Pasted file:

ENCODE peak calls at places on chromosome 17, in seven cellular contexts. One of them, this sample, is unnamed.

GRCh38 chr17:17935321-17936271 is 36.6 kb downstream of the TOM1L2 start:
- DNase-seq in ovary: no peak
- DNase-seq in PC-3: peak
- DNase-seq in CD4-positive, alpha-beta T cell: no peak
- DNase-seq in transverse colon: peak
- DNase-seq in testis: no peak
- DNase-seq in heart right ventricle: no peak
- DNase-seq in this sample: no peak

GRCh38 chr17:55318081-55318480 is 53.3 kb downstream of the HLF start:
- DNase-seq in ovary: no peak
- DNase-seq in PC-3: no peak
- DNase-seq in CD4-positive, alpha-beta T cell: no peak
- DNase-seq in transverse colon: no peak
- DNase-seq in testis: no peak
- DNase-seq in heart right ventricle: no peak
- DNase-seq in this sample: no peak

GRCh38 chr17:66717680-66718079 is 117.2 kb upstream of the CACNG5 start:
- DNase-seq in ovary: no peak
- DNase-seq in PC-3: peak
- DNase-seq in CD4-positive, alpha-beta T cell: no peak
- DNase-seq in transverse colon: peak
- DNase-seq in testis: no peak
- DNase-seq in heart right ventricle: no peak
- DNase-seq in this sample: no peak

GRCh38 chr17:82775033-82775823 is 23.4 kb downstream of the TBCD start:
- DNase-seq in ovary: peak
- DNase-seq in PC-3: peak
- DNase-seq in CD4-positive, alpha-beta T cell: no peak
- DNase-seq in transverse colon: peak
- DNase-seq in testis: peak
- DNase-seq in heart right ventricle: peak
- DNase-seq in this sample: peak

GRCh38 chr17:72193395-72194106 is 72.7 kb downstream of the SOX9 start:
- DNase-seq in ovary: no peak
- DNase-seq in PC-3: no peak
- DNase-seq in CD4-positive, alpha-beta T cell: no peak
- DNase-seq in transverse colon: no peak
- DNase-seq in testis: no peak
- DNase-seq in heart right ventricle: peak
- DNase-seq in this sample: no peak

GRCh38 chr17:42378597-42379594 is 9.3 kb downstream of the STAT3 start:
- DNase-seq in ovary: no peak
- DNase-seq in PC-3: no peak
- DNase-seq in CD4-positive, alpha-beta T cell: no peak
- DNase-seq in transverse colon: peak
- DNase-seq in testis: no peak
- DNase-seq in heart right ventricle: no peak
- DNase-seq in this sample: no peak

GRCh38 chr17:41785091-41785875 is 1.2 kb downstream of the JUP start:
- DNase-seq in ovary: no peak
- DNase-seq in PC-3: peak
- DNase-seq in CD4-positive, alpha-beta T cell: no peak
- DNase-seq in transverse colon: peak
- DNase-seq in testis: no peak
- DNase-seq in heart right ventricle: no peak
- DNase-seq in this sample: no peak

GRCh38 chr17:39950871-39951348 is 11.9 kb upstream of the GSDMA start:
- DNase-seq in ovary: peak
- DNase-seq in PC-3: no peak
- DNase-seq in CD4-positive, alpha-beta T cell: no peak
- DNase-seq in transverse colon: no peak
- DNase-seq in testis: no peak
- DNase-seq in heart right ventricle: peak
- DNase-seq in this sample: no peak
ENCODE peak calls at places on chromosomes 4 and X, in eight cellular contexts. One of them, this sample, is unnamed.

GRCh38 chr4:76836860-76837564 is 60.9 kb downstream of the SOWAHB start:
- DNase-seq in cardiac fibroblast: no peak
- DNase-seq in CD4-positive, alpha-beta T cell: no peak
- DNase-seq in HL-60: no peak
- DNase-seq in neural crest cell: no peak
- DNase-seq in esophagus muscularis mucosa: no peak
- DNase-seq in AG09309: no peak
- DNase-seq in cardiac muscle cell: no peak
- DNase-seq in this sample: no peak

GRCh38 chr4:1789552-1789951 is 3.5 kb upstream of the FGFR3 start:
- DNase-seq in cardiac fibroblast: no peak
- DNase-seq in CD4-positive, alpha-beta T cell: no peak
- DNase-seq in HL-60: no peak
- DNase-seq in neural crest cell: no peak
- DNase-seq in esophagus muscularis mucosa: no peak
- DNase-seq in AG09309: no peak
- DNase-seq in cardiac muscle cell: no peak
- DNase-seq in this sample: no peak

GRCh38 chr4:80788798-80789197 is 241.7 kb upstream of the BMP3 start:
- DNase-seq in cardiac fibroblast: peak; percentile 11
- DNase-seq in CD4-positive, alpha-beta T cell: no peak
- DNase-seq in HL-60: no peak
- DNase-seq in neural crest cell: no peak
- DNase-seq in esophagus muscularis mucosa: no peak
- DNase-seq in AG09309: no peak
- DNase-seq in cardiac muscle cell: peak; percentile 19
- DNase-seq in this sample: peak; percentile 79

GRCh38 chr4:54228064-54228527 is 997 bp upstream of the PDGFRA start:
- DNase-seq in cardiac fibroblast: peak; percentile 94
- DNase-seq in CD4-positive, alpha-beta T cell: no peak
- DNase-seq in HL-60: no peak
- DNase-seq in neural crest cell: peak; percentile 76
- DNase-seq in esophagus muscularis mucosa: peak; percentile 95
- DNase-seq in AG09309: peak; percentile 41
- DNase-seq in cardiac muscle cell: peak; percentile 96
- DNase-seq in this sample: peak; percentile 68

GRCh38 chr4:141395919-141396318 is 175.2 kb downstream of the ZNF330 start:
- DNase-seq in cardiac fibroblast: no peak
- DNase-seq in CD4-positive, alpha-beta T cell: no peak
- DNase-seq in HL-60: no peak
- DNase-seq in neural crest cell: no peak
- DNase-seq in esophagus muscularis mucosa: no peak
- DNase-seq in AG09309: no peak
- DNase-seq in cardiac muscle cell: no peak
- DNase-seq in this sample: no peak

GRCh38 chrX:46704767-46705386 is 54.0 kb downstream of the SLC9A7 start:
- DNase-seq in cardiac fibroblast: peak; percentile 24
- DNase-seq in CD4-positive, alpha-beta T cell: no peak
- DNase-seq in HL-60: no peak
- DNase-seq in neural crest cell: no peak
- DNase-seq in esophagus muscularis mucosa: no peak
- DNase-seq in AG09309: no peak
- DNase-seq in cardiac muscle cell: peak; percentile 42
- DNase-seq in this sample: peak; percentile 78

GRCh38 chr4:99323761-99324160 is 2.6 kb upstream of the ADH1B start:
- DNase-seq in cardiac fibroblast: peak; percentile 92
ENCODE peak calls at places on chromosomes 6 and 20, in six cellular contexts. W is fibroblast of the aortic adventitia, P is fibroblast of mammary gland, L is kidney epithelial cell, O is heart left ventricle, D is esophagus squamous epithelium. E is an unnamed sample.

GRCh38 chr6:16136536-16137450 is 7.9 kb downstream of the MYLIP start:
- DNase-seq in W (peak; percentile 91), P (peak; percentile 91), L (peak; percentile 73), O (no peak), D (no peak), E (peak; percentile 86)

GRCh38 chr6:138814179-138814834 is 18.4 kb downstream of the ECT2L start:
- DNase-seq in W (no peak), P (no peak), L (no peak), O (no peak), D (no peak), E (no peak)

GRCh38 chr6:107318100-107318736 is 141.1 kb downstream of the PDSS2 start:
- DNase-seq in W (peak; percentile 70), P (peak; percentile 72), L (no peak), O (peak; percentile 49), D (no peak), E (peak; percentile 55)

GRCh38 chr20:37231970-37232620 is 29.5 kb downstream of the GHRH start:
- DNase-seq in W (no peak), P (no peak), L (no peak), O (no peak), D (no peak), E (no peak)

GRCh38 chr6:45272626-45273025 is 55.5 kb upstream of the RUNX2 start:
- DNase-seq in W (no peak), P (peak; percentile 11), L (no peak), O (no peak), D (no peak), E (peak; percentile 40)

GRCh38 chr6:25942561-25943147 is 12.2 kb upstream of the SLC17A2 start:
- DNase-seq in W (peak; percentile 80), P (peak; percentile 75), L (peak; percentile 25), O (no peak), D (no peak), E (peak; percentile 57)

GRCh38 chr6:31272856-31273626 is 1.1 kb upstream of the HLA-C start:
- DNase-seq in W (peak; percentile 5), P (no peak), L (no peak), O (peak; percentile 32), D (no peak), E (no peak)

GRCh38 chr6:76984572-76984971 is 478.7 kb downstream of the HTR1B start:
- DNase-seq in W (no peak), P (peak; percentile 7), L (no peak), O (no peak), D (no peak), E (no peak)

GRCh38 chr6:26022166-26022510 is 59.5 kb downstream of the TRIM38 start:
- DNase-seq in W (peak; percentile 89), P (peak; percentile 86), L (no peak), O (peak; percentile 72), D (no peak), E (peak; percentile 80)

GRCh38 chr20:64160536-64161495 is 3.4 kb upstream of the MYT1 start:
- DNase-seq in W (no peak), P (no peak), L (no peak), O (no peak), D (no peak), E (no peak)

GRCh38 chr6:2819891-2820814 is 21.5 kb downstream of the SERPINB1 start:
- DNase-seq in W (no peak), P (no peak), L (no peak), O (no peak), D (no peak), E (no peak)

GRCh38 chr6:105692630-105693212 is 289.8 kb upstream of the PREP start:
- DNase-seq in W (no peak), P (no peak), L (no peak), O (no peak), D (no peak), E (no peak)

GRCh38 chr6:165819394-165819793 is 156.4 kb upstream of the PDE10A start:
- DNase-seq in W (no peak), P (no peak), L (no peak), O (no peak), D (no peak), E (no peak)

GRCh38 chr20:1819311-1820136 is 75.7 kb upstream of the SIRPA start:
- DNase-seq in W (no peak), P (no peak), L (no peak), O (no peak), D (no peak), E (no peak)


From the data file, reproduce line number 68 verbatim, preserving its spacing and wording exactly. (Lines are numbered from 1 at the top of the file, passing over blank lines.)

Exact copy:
- DNase-seq in cardiac fibroblast: no peak